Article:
Although the Health Insurance Portability and Accountability Act was created in 1996 it was not always meant to secure the privacy of electronic health records. Originally HIPAA was created for paper health record privacy, before HIPAA there was no security standard implemented to protect patient privacy. As time moves forward so does technology and in the past decade recent advances in healthcare industry technology created a need for a more secure way of handling medical records.
With electronic health records becoming more readily available at cost efficient rates healthcare facilities made the move to these types of documents. Also with government regulation mandating electronic health records the Security Standards for the Protection of Electronic Protected Health Information also known as “the Security Rule” was created and enforced. This new set of regulations was created to ensure privacy of patient medical information while being stored or transmitted in their electronic form.
Two factor authentication, a process in which two separate factors of authenticating are used to identify a user, was not originally a necessary part of the security process stated in the HIPAA Security Rule. Throughout the years this form of authentication has grown to be a required piece of compliance for HIPAA.
Mentioned back in October 2003 in a PDF released by the National Institute of Standards and Technology where multi factor authentication was mentioned. The document titled “Guide to Selecting Information Technology Security Products” stated what authentication was but did not necessarily require the implementation of this type of security. Obviously with electronic medical records being so new and not used across all facilities the need for specific authentication was not created or enforced.
Then in April 2006 a new document was released by the NIST called “Electronic Authentication Guideline” which stated 4 levels of security in which some required a strong authentication process. The use of two factor authentication was mentioned in the 3rd level which states the need for a token to be required. This token can either be a soft/hard token or a one-time password. With more hospitals accepting EHRs the need for stronger security guidelines arose.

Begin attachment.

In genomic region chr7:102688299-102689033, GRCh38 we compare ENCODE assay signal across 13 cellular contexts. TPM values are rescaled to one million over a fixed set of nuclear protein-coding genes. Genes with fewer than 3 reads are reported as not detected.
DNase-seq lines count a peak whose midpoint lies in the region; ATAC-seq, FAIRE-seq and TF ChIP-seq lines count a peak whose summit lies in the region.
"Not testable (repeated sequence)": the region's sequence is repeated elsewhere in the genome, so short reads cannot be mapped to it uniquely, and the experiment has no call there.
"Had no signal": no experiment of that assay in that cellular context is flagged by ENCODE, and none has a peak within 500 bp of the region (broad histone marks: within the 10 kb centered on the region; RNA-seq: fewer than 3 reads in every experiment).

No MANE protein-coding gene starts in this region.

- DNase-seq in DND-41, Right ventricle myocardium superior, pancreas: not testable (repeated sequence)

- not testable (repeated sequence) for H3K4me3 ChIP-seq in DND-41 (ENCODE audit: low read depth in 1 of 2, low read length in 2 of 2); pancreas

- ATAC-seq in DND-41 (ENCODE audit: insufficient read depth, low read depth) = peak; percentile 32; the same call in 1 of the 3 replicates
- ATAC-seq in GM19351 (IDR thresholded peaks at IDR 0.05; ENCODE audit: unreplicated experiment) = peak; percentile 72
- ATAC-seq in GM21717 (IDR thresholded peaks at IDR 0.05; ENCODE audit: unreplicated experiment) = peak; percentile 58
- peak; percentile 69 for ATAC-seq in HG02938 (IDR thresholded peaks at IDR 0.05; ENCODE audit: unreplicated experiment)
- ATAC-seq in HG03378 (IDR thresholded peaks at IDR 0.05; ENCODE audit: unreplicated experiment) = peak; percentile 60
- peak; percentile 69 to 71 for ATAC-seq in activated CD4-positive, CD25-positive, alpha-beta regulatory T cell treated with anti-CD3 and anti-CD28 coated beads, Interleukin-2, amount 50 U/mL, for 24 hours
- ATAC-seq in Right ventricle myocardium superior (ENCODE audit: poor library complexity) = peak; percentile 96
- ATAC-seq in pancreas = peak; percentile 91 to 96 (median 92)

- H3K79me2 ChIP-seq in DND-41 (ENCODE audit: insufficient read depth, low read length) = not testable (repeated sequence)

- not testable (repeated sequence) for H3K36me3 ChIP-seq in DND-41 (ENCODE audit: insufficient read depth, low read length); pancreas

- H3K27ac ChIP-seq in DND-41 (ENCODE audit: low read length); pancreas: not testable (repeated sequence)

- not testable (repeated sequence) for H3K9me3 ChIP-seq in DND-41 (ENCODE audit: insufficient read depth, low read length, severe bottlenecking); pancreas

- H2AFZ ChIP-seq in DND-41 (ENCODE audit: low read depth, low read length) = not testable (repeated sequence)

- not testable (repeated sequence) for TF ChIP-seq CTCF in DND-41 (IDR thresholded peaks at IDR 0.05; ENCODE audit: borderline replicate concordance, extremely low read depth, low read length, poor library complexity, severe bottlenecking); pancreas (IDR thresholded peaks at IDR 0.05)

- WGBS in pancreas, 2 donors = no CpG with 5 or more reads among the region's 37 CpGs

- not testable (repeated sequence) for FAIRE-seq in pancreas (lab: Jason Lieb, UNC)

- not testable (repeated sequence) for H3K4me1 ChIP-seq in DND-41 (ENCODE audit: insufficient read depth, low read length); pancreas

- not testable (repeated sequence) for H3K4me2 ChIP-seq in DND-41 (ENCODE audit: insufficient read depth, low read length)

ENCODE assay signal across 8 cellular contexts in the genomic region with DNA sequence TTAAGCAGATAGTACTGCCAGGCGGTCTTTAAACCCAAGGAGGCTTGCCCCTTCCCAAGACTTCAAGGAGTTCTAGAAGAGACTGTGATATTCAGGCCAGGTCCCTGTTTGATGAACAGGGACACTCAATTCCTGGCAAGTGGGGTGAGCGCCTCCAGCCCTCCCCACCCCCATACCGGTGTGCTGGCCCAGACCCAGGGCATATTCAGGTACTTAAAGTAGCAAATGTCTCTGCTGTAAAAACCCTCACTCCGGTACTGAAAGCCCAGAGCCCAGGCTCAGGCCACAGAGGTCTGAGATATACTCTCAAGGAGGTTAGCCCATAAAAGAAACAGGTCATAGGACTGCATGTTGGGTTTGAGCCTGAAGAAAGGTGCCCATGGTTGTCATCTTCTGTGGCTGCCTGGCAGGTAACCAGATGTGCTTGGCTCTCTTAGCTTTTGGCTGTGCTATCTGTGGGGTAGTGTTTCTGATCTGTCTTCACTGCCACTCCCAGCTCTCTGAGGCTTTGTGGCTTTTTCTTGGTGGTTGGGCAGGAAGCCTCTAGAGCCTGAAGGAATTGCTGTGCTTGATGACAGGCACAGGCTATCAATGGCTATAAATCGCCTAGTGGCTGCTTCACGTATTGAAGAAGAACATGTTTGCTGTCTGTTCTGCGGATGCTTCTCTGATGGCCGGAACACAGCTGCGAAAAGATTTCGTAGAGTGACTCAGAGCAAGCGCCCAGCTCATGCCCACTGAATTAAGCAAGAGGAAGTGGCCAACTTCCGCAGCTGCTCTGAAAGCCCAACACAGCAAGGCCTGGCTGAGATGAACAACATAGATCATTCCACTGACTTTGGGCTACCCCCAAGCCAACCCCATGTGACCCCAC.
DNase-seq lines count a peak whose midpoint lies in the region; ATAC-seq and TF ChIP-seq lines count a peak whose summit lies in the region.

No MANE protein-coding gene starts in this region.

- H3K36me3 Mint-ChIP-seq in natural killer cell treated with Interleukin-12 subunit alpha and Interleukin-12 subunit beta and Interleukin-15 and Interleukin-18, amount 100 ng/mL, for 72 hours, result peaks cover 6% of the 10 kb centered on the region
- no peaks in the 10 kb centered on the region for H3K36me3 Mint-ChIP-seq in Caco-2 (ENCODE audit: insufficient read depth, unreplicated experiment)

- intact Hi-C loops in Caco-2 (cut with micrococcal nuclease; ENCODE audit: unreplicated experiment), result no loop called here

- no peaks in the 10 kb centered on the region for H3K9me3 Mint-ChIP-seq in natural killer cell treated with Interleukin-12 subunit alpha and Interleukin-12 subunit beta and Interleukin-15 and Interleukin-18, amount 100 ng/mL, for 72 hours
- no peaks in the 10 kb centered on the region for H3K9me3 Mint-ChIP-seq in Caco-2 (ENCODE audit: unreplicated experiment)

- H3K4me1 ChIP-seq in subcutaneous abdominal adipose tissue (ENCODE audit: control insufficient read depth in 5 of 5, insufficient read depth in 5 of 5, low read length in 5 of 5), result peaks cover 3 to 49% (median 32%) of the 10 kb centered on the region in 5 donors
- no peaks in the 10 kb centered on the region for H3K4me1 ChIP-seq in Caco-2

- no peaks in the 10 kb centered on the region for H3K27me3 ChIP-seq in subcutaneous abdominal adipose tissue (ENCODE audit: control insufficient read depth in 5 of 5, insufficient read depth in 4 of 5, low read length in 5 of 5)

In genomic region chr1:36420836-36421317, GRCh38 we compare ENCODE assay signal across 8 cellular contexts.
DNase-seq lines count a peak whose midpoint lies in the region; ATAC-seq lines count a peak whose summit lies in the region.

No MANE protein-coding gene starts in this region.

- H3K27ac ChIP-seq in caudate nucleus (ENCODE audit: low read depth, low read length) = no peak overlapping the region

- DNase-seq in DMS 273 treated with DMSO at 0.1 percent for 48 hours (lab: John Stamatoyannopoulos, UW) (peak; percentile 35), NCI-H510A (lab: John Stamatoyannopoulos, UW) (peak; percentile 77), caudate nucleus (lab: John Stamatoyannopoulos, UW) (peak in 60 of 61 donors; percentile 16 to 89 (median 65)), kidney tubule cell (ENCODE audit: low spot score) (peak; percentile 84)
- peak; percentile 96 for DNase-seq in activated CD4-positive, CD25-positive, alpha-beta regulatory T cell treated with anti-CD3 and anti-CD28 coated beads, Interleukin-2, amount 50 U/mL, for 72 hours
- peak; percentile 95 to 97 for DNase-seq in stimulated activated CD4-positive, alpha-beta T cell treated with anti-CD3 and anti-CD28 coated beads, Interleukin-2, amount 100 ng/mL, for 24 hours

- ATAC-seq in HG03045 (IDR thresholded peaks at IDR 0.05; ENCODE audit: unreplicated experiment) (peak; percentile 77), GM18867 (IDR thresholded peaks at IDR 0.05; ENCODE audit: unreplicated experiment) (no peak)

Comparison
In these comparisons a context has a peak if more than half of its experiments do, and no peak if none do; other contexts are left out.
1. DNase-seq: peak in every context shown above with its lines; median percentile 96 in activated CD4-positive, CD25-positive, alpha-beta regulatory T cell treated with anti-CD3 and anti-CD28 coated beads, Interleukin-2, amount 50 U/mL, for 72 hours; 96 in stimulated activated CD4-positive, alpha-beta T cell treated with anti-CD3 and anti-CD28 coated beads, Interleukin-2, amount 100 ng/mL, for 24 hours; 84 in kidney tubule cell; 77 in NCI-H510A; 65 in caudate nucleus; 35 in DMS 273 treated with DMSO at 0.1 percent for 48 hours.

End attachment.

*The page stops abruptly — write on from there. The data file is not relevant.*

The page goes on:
Although there were now regulations in place that stated the requirement for two factor authentication they were unclear and did not state the need for specific IT security controls. After an audit by the Office of Inspector General found the need for these IT security controls the old NIST document was revised. The “Electronic Authentication Guideline” drafted in June 2011 is a revision of the publication which states more clearly the need for specific two factor authentication including acceptable token types.
We can see the increasing need for security in the healthcare industry although the need for regulating compliance was not always necessary, however with everything changing and government mandates put in place compliance guidelines have been improving. It does not seem to be over either, in a recent draft by the NIST created May 2011 titled “Cloud Computing Recommendations” which talks loosely about multi factor authentication to access the cloud. This goes to show as technology moves forward and more ways of storing/accessing data are created the need for regulation arises. This is especially true when healthcare facilities are accepting and utilizing this new technology more and more.
Source by Adam Quart